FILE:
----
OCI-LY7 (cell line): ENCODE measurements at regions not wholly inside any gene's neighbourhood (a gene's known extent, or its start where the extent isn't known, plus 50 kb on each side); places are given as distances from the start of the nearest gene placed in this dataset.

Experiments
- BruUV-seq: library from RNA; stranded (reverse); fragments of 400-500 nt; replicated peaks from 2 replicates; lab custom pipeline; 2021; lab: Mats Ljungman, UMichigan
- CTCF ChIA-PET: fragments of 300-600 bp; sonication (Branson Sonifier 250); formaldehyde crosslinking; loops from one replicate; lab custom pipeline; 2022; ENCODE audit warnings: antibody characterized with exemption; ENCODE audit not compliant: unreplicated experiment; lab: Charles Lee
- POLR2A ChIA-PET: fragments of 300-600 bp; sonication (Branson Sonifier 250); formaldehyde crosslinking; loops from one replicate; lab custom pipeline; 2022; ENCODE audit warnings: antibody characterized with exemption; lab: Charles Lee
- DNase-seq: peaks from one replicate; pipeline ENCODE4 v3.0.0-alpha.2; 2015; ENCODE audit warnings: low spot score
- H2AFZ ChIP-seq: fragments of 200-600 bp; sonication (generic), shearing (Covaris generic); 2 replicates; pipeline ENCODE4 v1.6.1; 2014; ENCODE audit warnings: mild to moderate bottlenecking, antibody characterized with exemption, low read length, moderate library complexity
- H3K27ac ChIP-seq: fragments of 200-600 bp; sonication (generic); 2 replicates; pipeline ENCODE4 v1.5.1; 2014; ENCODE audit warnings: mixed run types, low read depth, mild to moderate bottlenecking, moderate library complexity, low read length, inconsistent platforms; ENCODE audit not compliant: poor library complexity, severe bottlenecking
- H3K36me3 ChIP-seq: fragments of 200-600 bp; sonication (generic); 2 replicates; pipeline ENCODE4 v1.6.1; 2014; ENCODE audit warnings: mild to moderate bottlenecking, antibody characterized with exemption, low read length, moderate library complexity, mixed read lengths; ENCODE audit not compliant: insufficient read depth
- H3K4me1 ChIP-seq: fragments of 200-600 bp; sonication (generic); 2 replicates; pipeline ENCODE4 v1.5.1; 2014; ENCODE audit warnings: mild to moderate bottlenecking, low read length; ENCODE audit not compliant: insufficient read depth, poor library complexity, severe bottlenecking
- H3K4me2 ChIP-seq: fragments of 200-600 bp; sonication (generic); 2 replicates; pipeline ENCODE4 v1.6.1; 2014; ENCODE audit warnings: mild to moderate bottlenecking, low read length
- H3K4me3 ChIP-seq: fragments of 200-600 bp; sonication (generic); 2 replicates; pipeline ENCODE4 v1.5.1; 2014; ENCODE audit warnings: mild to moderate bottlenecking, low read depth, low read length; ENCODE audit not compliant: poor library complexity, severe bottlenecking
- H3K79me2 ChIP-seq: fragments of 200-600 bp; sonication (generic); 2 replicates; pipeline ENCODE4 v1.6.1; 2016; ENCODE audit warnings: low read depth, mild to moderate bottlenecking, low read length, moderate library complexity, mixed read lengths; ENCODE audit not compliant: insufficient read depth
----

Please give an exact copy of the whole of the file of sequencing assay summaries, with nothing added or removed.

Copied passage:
OCI-LY7 (cell line): ENCODE measurements at regions not wholly inside any gene's neighbourhood (a gene's known extent, or its start where the extent isn't known, plus 50 kb on each side); places are given as distances from the start of the nearest gene placed in this dataset.

Experiments
- BruUV-seq: library from RNA; stranded (reverse); fragments of 400-500 nt; replicated peaks from 2 replicates; lab custom pipeline; 2021; lab: Mats Ljungman, UMichigan
- CTCF ChIA-PET: fragments of 300-600 bp; sonication (Branson Sonifier 250); formaldehyde crosslinking; loops from one replicate; lab custom pipeline; 2022; ENCODE audit warnings: antibody characterized with exemption; ENCODE audit not compliant: unreplicated experiment; lab: Charles Lee
- POLR2A ChIA-PET: fragments of 300-600 bp; sonication (Branson Sonifier 250); formaldehyde crosslinking; loops from one replicate; lab custom pipeline; 2022; ENCODE audit warnings: antibody characterized with exemption; lab: Charles Lee
- DNase-seq: peaks from one replicate; pipeline ENCODE4 v3.0.0-alpha.2; 2015; ENCODE audit warnings: low spot score
- H2AFZ ChIP-seq: fragments of 200-600 bp; sonication (generic), shearing (Covaris generic); 2 replicates; pipeline ENCODE4 v1.6.1; 2014; ENCODE audit warnings: mild to moderate bottlenecking, antibody characterized with exemption, low read length, moderate library complexity
- H3K27ac ChIP-seq: fragments of 200-600 bp; sonication (generic); 2 replicates; pipeline ENCODE4 v1.5.1; 2014; ENCODE audit warnings: mixed run types, low read depth, mild to moderate bottlenecking, moderate library complexity, low read length, inconsistent platforms; ENCODE audit not compliant: poor library complexity, severe bottlenecking
- H3K36me3 ChIP-seq: fragments of 200-600 bp; sonication (generic); 2 replicates; pipeline ENCODE4 v1.6.1; 2014; ENCODE audit warnings: mild to moderate bottlenecking, antibody characterized with exemption, low read length, moderate library complexity, mixed read lengths; ENCODE audit not compliant: insufficient read depth
- H3K4me1 ChIP-seq: fragments of 200-600 bp; sonication (generic); 2 replicates; pipeline ENCODE4 v1.5.1; 2014; ENCODE audit warnings: mild to moderate bottlenecking, low read length; ENCODE audit not compliant: insufficient read depth, poor library complexity, severe bottlenecking
- H3K4me2 ChIP-seq: fragments of 200-600 bp; sonication (generic); 2 replicates; pipeline ENCODE4 v1.6.1; 2014; ENCODE audit warnings: mild to moderate bottlenecking, low read length
- H3K4me3 ChIP-seq: fragments of 200-600 bp; sonication (generic); 2 replicates; pipeline ENCODE4 v1.5.1; 2014; ENCODE audit warnings: mild to moderate bottlenecking, low read depth, low read length; ENCODE audit not compliant: poor library complexity, severe bottlenecking
- H3K79me2 ChIP-seq: fragments of 200-600 bp; sonication (generic); 2 replicates; pipeline ENCODE4 v1.6.1; 2016; ENCODE audit warnings: low read depth, mild to moderate bottlenecking, low read length, moderate library complexity, mixed read lengths; ENCODE audit not compliant: insufficient read depth